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The debate on the Mobility Package returned after the holidays on the forum of EU institutions. The June vote on the shape of the Mobility Package ended in a fiasco, which is why the European Commission decided to return to talks on this subject. According to Christine Revault d’Allonnes Bonnefoy, a French MEP, for the last two weeks, members of the Commission lobbied MEPs, trying to convince them to compromise. Four proposals appeared on the table.

Christine Revault d’Allonnes Bonnefoy unveiled the behind-the-scenes work on the Mobility Package in the light of the exclusion of road transport from the provisions on posted workers – reports the industry portal Actu Transport Logistique. The deadlock is the result of different positions of the Employment and Social Affairs Committee and the Transport and Tourism Committee. The first of them claims that the provisions on posting should apply to road transport from the first day of international transport. The second one wants to exclude transport from the posting directive.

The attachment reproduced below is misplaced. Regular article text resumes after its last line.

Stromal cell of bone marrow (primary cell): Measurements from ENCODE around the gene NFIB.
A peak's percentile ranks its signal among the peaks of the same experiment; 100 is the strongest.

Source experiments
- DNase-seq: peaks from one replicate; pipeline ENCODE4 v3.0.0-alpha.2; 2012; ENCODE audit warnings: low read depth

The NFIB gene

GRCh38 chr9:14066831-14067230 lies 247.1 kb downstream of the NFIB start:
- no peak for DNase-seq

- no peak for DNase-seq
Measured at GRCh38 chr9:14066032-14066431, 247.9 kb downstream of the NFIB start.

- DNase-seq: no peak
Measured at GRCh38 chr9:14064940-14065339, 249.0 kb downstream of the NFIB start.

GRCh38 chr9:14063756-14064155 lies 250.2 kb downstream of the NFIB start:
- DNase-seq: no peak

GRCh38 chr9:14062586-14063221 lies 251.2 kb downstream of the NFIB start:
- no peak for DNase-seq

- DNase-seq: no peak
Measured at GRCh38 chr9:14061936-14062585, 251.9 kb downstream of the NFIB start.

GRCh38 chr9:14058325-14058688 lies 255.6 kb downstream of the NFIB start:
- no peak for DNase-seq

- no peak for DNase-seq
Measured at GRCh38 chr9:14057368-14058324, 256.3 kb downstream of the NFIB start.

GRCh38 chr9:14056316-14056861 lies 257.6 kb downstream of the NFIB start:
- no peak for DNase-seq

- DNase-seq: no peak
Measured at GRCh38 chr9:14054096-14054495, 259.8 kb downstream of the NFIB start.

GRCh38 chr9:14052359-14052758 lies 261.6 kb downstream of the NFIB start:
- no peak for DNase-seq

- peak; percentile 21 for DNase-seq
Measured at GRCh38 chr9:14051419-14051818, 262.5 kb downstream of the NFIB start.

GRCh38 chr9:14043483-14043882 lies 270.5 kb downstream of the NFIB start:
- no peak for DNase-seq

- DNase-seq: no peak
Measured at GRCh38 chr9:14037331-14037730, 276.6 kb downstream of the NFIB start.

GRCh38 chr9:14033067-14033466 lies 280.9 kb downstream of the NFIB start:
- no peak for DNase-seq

The European Commission proposes a compromise

According to the French MEP, the European Commission in the last two weeks presented compromise solutions to MEPs that could move the Mobility Package forward. There are four options.

The first is to exclude international transport from the posting directive for the first 10 days.

For 10 days the driver would not be covered by the provisions on posting, he could move freely within the Union, including cabotage operations,” says Christine Revault d’Allonnes Bonnefoy.

In the second option, that period would last up to 5 days. As for the third option (inspired by Denmark), it concerns the exclusion of international transport from the directive only in cases where transport takes place from or to the country of the carrier’s registered office.

Finally, with the fourth option, the limit of days excluded from the directive was replaced by an hourly measure. Drivers would not be affected by the provisions on posting for the first 50 or 30 hours.

According to the information provided by the French MEP, the option preferred by the European Commission would be to exclude drivers from the rules of posting up to 50 hours of work.

All four options are, however, only proposals for the European Parliament committees.



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